Making a Terrorist

March 19, 2008

There are many myths about terrorists and their origins, motivators, goals and methods. There are many pundits who express their various opinions and conjectures. But there are relatively few works that present more studied information.

Here are two books that I own, which provide a wealth of information. Each of these tomes completes the other:

The first of these, with a rather odacious title, is based on a lecture series given by its author, a respected economist. It is a fairly slim paperback overflowing with data. There are tables filled with meaningful figures nearly every other page. This work is an attempt to understand the circumstances and demographics of terrorism. As one review of the book stated, it really does not answer the question posed by its title. Rather, it describes what terrorism isn’t. Poor economic prospects, poor eduction, poor healthcare, all those are factors commonly presented as motivators for terrorism. Krueger’s meticulous analysis shows that this is rarely the case.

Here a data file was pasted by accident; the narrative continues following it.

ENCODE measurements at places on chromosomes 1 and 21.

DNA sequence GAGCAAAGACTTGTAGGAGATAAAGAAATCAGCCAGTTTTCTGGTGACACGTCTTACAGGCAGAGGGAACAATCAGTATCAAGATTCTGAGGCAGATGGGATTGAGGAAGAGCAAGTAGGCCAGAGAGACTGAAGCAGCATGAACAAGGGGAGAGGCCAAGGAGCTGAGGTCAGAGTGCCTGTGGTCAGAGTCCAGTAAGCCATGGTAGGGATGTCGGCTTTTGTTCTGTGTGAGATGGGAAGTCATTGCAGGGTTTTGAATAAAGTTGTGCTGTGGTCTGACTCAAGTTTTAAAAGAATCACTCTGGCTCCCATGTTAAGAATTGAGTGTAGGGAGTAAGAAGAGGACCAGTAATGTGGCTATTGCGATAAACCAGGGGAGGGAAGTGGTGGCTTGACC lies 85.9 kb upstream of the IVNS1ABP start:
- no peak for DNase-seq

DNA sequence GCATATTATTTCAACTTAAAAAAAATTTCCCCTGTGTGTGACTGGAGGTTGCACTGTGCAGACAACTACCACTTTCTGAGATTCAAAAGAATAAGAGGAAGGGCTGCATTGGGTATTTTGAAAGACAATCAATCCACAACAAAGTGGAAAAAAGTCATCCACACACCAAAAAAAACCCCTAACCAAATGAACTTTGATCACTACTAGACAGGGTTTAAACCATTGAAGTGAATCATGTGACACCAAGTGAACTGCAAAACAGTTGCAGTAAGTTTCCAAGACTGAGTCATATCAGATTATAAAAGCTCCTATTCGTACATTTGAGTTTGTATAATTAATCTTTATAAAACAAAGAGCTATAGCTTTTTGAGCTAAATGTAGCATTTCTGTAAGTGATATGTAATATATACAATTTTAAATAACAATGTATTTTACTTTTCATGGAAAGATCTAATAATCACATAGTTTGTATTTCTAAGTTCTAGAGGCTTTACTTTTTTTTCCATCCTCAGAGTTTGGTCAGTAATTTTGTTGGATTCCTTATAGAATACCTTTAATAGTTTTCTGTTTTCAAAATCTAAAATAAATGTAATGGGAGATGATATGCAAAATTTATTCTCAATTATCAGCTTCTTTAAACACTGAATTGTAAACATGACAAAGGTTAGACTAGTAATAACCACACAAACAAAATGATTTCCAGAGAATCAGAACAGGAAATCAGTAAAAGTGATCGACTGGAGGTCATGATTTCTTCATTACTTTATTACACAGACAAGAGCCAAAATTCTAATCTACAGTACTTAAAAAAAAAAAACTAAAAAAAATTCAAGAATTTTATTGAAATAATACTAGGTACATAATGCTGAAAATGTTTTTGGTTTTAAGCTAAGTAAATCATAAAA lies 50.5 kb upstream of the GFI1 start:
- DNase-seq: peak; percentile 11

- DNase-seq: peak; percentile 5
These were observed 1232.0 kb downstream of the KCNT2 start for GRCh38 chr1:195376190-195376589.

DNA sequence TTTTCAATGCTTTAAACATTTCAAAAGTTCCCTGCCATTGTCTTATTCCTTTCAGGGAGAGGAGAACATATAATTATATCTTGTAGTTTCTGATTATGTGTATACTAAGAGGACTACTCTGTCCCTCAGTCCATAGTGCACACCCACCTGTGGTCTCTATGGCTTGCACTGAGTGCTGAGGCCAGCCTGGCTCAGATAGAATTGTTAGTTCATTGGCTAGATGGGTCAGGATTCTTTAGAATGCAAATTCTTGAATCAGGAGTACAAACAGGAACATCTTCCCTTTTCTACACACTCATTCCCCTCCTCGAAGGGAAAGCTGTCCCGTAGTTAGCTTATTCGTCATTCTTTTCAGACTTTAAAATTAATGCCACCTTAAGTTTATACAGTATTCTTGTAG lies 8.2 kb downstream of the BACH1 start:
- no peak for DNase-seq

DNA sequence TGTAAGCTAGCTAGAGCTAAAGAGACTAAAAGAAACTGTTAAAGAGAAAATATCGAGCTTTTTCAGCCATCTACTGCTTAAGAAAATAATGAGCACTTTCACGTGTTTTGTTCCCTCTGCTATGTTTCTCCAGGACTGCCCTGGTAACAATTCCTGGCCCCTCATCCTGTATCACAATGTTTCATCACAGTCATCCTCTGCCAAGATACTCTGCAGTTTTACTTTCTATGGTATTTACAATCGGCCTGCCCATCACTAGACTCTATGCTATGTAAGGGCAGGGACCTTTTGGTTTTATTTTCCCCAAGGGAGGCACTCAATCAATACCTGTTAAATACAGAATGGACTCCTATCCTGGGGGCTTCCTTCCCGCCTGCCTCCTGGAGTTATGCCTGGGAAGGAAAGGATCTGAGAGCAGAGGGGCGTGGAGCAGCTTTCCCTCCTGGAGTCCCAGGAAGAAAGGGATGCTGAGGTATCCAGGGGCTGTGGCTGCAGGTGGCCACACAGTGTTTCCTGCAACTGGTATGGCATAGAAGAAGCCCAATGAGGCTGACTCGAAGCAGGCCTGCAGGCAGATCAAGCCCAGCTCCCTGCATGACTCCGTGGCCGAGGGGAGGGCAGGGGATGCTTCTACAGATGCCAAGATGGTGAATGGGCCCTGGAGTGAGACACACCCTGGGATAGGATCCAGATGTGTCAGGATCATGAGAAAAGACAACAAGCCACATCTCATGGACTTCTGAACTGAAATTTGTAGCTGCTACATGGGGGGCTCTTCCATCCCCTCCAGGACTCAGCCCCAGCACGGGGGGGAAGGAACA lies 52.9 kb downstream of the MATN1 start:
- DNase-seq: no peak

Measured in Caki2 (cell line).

His investigation shows that no single religion has the lion’s share of terrorists. Nevertheless, most terrorism is perpetrated by members of a religious group other than that targeted. Other factors that Krueger finds do characterize terrorists are limited political freedoms and civil liberties.

Wright’s Pulitzer-prize winning masterpiece follows quite a different side of terrorism. Rather than concentrating on data, it provides a non-fiction narrative following radical Islamism from its roots with Sayyid Qutb to the important-to-America Osama Bin Laden. Captivating in its detail, Wright creates an intimate profile of the men who shape much of terrorist-spawning radical Islam.

The two books together construct a visceral image of one of the greatest dangers facing our world. They are illuminating, educational, and very very important.

Making a Terrorist - March 19, 2008 - Michael Katsevman